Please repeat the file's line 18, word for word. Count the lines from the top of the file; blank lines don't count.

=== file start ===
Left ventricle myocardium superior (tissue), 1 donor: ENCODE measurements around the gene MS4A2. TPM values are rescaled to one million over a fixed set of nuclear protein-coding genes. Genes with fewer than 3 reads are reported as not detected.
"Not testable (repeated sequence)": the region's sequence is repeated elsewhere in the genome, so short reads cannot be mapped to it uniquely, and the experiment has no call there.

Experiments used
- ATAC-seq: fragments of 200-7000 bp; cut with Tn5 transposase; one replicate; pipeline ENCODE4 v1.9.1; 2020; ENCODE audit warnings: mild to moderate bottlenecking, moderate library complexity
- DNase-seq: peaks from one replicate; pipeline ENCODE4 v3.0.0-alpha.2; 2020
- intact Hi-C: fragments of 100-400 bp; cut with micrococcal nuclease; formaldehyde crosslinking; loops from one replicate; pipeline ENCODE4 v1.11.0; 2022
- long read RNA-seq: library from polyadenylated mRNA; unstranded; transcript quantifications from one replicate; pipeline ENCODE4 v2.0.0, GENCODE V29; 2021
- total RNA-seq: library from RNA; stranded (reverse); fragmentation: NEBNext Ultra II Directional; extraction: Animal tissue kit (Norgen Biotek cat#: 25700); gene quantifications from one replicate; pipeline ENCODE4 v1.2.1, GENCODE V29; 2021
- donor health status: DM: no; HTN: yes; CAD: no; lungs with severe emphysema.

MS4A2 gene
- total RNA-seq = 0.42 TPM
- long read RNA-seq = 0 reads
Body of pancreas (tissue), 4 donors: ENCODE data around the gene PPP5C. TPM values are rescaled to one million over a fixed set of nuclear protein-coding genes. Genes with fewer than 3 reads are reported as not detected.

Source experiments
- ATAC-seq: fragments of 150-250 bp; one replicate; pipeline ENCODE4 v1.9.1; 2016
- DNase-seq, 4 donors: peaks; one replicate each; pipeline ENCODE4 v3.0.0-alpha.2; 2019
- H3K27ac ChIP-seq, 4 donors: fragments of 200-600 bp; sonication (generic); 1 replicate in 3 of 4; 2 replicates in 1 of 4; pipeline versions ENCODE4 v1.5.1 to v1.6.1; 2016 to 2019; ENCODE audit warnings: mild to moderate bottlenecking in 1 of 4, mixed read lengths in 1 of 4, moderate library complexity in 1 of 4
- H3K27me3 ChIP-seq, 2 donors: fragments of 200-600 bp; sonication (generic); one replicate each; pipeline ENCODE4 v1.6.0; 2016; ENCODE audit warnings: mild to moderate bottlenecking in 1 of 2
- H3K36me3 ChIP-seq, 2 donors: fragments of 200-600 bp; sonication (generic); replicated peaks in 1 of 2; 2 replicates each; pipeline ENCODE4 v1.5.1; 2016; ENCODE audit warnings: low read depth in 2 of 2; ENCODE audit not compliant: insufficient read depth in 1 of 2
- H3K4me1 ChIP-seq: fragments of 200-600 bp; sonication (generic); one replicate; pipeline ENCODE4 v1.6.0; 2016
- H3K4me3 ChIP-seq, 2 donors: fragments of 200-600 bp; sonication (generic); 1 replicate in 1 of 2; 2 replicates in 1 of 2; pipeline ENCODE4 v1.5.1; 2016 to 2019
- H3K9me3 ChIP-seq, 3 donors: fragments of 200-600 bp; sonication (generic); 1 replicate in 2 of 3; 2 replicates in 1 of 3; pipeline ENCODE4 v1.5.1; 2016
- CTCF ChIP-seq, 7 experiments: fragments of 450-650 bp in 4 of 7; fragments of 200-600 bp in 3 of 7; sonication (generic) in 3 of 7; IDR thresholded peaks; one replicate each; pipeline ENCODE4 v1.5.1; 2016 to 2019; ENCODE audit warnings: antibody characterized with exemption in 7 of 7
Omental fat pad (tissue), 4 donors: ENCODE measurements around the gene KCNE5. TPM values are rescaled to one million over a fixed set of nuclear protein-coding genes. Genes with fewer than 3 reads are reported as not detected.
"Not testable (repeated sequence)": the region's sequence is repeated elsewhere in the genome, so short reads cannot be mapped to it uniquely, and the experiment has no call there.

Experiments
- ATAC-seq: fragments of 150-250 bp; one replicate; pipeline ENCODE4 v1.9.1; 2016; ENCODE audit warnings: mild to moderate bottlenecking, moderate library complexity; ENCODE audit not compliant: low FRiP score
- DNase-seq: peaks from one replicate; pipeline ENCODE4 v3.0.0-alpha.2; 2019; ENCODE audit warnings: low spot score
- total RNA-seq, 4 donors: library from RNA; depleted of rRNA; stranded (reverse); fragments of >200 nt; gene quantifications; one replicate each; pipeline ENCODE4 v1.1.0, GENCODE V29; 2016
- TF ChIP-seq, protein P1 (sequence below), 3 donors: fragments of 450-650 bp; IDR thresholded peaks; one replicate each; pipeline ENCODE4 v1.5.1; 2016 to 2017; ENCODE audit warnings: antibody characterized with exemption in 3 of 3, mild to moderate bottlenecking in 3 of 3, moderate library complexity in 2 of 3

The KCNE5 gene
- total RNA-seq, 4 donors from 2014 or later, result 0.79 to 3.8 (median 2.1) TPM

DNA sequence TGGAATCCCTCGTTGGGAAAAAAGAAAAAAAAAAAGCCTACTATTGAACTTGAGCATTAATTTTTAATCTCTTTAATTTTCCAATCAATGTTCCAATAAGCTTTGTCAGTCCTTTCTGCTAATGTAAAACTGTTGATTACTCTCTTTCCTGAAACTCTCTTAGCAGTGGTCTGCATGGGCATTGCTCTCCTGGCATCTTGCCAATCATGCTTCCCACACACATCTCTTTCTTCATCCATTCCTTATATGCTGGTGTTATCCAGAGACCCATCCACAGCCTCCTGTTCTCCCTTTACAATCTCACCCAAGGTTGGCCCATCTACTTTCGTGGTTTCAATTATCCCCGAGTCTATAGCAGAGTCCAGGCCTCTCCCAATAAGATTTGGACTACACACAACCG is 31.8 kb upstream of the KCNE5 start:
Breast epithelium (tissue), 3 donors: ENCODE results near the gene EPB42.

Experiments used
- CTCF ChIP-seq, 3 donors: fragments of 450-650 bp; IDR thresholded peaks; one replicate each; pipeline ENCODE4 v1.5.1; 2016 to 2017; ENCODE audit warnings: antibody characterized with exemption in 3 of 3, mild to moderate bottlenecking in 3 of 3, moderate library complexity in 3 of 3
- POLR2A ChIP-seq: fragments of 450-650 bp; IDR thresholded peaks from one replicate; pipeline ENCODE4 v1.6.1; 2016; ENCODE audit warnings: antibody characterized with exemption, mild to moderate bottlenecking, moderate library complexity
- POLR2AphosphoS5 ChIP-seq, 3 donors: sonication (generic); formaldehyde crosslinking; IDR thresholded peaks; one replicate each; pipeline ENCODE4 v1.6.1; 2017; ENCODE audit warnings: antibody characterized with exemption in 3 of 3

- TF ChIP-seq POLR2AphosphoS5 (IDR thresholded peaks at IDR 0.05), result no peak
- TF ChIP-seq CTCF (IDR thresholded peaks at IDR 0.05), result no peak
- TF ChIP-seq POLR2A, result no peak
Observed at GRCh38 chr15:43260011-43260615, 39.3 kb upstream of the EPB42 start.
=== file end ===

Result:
- H3K27me3 ChIP-seq, 2 donors: fragments of 200-600 bp; sonication (generic); one replicate each; pipeline ENCODE4 v1.6.0; 2016; ENCODE audit warnings: mild to moderate bottlenecking in 1 of 2